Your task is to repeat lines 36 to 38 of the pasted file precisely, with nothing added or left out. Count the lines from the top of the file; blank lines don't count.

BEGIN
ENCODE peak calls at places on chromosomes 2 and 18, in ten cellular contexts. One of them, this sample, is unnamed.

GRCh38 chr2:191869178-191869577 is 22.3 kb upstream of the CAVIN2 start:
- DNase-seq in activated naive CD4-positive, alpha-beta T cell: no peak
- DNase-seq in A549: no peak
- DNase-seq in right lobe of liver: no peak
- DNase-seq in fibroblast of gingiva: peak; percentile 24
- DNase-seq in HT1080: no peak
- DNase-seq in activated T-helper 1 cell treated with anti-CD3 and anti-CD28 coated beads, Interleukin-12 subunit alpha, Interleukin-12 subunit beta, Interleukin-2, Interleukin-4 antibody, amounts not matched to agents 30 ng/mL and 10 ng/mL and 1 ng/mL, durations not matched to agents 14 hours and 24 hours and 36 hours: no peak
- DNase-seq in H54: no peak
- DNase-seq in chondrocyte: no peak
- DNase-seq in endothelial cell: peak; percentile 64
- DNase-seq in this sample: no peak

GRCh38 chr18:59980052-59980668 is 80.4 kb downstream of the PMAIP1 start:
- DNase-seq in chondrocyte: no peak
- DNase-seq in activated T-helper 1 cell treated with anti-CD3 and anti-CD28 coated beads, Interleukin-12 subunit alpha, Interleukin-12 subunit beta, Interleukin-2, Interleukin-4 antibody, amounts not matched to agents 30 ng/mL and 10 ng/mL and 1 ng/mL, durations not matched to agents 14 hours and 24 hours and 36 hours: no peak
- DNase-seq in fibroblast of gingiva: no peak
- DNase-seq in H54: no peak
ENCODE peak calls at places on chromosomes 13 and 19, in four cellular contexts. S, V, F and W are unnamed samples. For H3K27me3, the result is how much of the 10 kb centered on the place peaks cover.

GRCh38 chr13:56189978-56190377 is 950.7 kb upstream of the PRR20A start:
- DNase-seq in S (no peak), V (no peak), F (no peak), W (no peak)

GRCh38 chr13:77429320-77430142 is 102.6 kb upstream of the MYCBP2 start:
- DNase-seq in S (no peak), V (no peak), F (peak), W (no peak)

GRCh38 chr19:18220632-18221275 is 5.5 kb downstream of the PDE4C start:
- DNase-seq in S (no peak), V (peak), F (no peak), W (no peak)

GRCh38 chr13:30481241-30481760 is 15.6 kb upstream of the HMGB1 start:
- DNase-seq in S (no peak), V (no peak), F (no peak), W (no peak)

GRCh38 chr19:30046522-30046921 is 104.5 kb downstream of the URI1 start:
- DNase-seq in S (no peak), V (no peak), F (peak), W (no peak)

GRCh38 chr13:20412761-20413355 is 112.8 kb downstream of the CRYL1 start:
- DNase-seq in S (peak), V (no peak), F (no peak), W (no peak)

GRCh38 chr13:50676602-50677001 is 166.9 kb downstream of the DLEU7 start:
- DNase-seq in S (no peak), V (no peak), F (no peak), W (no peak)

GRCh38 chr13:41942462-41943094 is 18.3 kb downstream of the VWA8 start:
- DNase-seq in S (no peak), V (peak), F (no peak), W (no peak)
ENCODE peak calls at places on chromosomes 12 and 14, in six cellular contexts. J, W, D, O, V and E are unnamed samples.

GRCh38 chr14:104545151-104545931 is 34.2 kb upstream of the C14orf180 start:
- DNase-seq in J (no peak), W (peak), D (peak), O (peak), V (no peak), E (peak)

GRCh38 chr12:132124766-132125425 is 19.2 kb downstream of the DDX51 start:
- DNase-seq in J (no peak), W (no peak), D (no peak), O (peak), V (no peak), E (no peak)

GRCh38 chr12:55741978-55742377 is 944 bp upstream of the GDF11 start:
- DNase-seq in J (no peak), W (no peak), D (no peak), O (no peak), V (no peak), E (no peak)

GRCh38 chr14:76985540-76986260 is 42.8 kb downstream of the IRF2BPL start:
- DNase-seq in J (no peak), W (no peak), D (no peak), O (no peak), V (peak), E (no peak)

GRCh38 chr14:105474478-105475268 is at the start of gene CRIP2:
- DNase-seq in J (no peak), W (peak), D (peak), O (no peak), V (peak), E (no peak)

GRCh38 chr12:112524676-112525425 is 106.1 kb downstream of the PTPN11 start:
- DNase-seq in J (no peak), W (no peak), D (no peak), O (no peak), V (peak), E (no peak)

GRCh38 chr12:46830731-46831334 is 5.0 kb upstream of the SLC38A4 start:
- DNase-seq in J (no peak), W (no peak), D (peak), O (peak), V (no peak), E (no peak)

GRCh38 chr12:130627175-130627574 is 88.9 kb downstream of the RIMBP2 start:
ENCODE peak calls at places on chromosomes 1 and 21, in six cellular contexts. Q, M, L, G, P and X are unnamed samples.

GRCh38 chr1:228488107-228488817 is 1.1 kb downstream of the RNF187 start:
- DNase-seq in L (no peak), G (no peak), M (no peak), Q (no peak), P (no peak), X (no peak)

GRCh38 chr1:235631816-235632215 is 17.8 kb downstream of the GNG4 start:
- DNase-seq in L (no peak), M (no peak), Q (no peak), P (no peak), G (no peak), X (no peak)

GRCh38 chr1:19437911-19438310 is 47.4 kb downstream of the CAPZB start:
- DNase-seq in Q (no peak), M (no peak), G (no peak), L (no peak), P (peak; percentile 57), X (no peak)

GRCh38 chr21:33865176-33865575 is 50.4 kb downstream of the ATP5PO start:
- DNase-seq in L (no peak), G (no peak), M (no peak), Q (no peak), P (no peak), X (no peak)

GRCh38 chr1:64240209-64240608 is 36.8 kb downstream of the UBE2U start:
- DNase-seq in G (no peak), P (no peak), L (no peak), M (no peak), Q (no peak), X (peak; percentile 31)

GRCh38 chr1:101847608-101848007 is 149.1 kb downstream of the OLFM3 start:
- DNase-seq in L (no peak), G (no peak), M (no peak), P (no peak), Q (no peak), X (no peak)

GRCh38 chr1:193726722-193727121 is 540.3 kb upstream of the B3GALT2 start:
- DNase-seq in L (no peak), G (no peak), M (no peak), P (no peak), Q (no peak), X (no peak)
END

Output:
GRCh38 chr14:104545151-104545931 is 34.2 kb upstream of the C14orf180 start:
- DNase-seq in J (no peak), W (peak), D (peak), O (peak), V (no peak), E (peak)

GRCh38 chr12:132124766-132125425 is 19.2 kb downstream of the DDX51 start: